Students get hooked on STEM


  • Date
    24 August 2018
  • Category
All students

Students from Crookwell High School and the five primary schools

On Wednesday, Crookwell High School hosted five primary schools from the Upper Lachlan area to participate in their ‘STEM Hook Day’. The day was designed to introduce students from Crookwell High School and their feeder schools to the STEM Industry School Partnership Program (SISP) and get them excited about the upcoming STEM Project.

Funded by the NSW Department of Education, Regional Development Australia Southern Inland (RDASI) is working closely with Crookwell High School, its feeder schools and the renewable energy sector to pilot a program that provides students with age appropriate STEM skills and pathways to STEM jobs.

Throughout the project, RDASI will co-ordinate and facilitate the relationship between the schools and the renewable energy sector through organising a number of excursions to the local wind and solar farms and incursions into the classroom.

The first event as part of the STEM Program was Hook Day, a chance to ‘hook’ students in to the joy of STEM by getting students to compete in a number of STEM related challenges.

Students in Year 8 from Crookwell High School acted as mentors to their younger feeder school students. The students ranged in age from Year 1 to Year 6 and for some, this was their first introduction to the world of STEM. 

Leo Pearce, Asset Manager at Gullen Range Wind and Solar Farm, also came along to observe and participate in the day. Mr Pearce delivered a presentation to the students about wind energy, the diverse range of jobs that are needed in the wind energy space and the incredible technology used in creating wind energy. Mr Pearce expressed his excitement for SISP, hoping it inspires “many of the students to think about working in a STEM-related job in the future”.

Students were put into small groups of 3-5 students to participate in three STEM challenges, with winning groups receiving prizes. The first challenge asked students to build a house that could float on water, whilst carrying as many marbles as possible. The second saw students build a dragster made from straw and musk wheels whilst the third challenged students to build a catapult to launch a jelly baby onto a target.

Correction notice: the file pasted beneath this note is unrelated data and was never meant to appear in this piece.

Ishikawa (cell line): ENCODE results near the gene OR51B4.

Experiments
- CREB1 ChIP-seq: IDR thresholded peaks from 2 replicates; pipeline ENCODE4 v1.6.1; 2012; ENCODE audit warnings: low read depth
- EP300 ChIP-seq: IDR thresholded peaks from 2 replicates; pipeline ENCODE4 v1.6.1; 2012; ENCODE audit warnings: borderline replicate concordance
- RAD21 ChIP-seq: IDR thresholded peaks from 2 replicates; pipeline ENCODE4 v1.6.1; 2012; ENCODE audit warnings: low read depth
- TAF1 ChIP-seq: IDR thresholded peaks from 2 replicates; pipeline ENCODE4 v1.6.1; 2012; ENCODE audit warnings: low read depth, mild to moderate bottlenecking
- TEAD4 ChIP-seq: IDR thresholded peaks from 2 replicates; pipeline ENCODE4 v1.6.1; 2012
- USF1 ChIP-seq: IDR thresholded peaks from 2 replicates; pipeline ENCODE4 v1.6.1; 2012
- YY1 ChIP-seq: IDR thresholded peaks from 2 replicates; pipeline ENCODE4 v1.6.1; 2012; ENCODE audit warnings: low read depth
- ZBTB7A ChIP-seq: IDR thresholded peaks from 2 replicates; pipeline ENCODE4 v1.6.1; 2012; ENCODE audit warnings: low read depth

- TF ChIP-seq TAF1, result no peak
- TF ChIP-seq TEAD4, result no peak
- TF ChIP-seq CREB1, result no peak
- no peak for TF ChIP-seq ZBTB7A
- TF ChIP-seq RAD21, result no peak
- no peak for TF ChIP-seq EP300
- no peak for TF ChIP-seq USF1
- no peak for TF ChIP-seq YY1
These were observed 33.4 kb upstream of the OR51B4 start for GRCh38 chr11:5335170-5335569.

“All these challenges asked students to think outside the box. They were given obscure and a limited number of materials and it was incredible to see the different designs and approaches students took to these challenges,” said RDASI Project Officer Camilla Staff.

Throughout these challenges, students were encouraged to follow the engineering design process and learn to address a problem in a logical and well thought out manner.

“The student’s energy levels built throughout the day. You could just see how much they were enjoying the challenges”, said Ms Staff.

Rebecca Dark, the STEM teacher at Crookwell High School, expressed her excitement at seeing the students demonstrate and practice the “four C’s – creativity, collaboration, critical thinking and communication”.

"It was great to see students from the High and Primary schools working together so well and I’m sure these relationships will deepen throughout the project,” Mrs Dark said.

For the next 2 terms, students will work on projects that seek to solve a problem identified in the agriculture sector. Excursions to local wind and solar farms will be organised shortly and industry will also come into the classroom to assist students with their projects.

Mareeca and students

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